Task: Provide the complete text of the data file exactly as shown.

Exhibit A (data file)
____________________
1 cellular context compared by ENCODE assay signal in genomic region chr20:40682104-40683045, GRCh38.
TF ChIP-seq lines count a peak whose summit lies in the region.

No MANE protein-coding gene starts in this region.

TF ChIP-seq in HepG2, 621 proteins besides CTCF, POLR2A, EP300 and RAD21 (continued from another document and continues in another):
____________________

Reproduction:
1 cellular context compared by ENCODE assay signal in genomic region chr20:40682104-40683045, GRCh38.
TF ChIP-seq lines count a peak whose summit lies in the region.

No MANE protein-coding gene starts in this region.

TF ChIP-seq in HepG2, 621 proteins besides CTCF, POLR2A, EP300 and RAD21 (continued from another document and continues in another):